Tea from Assam – Important Questions

This is a very short description of Assam, a Northern-Eastern State in India. This state is famous for its tea plantations. In this extract Pranjol, a youngster from Assam is Rajvir’s classmate at a school in Delhi. Pranjol’s father is a manager of a tea-garden in upper Assam and Pranjol has invited Rajvir to visit his home during the summer vacation.

Important Question and Answers

Q. Why was Rajvir excited to see the tea gardens? OR What made Rajvir amazed on the way?

Ans. Rajvir found the view outside the train splendid and eye catching with a lot of greenery. It was his first visit to Assam and he was fascinated by the sprawling tea gardens, spreading like the green sea of neatly pruned bushes and found it more interesting to watch, than reading his book on detectives.

Q. How did Rajvir describe the view from the train?

Ans. Rajvir described the magnificent view of the landscape from the train window. It was a sea of tea bushes, fleeting against the backdrop of densely wooded hills. At odd intervals, there were tall shade-tree and one could see women tea-pluckers picking tea leaves, who appeared to be doll like figures.

Q. What information was given by Pranjol’s father to Rajvir about Assam Tea Estate?

Ans. Pranjol’s father agreed to Rajvir’s information about it being the second-flush or sprouting period and it lasted from May to July and yields the best tea.

Q. What legends are associated with the origin of tea?

Ans. According to Chinese legend, once a few leaves of the twigs burning under the pot fell into the water and gave a delicious flavour: According to the Indian legend, Bodhidharma cut off his eyelids because he felt sleepy during meditation and threw them on the earth. Ten tea plants grew out of those eyelids. When he boiled them in water and drunk that water, it banished his sleep.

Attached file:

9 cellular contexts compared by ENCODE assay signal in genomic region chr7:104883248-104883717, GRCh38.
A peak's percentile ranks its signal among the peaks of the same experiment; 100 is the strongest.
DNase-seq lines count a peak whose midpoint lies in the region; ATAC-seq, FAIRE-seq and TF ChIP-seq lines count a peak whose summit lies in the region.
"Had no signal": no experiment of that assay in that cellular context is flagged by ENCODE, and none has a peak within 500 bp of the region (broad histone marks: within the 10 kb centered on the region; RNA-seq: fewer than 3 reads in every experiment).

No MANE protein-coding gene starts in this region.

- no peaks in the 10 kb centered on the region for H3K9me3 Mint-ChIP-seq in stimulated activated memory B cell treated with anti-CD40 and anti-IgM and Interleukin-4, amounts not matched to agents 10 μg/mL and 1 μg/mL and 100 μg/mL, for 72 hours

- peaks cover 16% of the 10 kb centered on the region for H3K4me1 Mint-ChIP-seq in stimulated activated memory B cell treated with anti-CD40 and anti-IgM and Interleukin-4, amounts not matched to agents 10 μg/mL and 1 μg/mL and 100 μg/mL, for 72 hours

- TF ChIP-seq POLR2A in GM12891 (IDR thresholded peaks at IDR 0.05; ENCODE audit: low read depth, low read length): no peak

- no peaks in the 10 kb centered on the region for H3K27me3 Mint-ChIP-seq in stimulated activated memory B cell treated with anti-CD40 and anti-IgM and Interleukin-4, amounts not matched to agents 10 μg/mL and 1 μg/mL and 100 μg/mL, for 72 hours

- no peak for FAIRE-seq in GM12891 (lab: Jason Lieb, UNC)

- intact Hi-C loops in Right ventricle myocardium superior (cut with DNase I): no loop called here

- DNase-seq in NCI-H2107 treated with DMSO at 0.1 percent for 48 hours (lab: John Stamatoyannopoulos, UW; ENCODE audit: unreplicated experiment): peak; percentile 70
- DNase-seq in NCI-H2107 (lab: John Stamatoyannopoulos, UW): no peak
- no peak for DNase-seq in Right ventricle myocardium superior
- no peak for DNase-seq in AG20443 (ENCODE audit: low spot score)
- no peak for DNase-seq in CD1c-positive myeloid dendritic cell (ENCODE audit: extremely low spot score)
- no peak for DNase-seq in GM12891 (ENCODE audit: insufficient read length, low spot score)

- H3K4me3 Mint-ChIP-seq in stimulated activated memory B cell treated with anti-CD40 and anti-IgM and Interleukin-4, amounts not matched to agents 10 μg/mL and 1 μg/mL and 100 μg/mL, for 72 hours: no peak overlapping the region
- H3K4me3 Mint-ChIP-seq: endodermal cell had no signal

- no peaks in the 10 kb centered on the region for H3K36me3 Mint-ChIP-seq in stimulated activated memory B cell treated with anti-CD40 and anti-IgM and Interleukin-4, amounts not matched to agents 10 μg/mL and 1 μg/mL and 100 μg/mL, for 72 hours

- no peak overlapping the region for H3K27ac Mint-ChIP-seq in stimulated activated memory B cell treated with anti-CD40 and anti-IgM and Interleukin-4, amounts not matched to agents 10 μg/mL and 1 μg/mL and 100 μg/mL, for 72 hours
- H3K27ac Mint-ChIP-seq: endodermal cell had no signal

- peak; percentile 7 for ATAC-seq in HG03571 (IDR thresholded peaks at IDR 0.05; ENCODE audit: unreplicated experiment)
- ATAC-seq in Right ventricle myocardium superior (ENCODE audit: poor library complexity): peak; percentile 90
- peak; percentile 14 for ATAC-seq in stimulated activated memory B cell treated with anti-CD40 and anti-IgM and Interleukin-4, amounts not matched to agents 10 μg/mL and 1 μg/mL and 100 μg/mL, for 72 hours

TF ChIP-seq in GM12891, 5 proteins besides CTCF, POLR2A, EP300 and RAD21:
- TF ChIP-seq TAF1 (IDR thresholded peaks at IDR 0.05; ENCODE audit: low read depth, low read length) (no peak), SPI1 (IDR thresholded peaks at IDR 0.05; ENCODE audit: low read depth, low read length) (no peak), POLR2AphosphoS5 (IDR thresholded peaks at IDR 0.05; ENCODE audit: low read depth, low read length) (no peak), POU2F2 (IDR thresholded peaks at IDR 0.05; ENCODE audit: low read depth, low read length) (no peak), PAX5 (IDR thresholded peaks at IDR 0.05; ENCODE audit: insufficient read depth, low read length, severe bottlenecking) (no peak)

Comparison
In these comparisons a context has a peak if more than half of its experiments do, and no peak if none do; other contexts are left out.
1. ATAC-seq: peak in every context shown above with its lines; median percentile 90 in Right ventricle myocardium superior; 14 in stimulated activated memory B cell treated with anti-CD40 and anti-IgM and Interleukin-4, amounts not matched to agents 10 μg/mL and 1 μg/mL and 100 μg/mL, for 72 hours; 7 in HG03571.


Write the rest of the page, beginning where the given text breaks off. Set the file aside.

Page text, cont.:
Q. What is the Chinese legend regarding tea?

Ans. The Chinese legend about tea is that there was a Chinese emperor who had the habit of boiling water before drinking it. Once, a few twigs of the leaves burning under the pot fell into the water and gave it a delicious flavour. Those leaves were tea leaves.

Q. How did Rajvir describe, the tea garden at Dhekiabari?

Ans. Rajvir’s visit to Dhekiabari, where Pranjol’s father worked as a manager, was a novel experience and he found it extremely fascinating. As they proceeded along the gravel road, with neatly pruned sea of tea bushes spreading over acres of land, he saw groups of tea-workers, wearing plastic aprons and baskets of bamboo sticks on their back, picking newly sprouted tea leaves.

Q. How are the tea-pluckers different from the other farm labourers?

Ans. Tea pluckers are different from the other farm labourers as the tea pluckers are hired labourers whereas the farm labourers can be hired or can be the owners of the land. Tea pluckers just pluck leaves whereas farm labourers go through the whole process, i.e., from sowing to harvesting.

Q. Describe the magnificent views of tea estate with reference to the lesson ‘‘Tea from Assam’’.

Ans. The view around the tree estate was magnificent. There was greenery all round. Against the backdrop of densely wooded hills, a sea of tea bushes stretched as far as the eye could see. Dwarfing the tiny tea plants were tall sturdy shade-trees and amidst the orderly rows of bushes busily moved doll-like figures of tea-pluckers.

Leave a Comment

Your email address will not be published. Required fields are marked *